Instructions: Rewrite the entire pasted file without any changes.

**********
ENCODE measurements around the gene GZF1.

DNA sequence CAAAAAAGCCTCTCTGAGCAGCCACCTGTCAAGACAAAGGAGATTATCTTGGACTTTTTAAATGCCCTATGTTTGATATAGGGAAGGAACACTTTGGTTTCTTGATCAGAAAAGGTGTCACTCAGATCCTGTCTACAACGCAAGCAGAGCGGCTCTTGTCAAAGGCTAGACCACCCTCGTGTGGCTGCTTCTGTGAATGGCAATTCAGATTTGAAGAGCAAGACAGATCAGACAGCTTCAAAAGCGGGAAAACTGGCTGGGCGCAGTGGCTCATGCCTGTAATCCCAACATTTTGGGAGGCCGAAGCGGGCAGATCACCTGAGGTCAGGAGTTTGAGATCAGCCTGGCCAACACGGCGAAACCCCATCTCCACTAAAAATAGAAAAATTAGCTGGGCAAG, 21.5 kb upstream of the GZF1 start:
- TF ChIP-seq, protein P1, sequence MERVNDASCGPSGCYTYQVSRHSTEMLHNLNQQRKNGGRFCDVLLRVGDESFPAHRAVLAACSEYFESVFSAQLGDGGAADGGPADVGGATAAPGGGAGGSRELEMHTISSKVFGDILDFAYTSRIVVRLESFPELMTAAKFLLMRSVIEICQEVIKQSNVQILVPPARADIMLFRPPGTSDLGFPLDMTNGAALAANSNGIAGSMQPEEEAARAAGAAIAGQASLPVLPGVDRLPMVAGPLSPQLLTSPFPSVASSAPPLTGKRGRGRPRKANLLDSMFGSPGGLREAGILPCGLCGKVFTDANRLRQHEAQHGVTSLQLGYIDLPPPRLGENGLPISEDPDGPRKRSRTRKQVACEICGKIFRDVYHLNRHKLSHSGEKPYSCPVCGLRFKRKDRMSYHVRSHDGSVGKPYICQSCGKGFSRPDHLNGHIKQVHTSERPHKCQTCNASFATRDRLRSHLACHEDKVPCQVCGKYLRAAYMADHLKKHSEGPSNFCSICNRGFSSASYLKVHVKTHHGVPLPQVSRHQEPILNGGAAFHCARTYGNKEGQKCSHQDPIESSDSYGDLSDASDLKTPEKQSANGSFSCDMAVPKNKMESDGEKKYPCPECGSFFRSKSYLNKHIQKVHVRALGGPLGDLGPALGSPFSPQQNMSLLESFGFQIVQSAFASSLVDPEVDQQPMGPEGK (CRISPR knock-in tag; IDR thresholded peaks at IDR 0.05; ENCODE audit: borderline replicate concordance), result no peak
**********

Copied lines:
ENCODE measurements around the gene GZF1.

DNA sequence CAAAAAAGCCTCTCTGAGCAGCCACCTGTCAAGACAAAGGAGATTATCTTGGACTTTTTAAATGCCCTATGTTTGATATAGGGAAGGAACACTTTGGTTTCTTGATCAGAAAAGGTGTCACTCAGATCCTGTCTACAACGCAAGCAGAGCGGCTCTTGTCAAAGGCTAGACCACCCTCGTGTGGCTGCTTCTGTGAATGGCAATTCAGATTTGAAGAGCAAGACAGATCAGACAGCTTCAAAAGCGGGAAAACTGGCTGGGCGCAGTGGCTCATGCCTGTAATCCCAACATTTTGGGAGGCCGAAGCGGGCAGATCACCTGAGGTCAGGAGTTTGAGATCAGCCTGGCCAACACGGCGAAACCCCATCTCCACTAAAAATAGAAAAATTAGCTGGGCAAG, 21.5 kb upstream of the GZF1 start:
- TF ChIP-seq, protein P1, sequence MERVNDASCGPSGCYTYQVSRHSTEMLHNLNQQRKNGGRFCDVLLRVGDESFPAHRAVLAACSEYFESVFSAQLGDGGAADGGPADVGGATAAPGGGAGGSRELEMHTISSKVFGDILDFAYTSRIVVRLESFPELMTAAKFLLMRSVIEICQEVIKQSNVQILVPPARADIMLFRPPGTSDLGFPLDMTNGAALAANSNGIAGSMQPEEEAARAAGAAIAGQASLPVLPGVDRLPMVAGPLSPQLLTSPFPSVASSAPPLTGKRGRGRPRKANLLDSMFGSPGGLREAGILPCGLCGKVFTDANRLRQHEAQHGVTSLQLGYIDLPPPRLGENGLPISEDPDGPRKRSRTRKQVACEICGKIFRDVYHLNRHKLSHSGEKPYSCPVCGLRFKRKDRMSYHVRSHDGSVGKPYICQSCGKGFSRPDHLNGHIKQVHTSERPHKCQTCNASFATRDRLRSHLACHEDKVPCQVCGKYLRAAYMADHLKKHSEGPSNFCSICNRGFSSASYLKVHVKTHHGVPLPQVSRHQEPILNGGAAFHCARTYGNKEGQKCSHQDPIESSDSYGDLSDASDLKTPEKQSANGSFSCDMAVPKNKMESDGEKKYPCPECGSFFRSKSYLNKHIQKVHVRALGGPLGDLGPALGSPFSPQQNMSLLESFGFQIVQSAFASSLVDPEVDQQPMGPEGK (CRISPR knock-in tag; IDR thresholded peaks at IDR 0.05; ENCODE audit: borderline replicate concordance), result no peak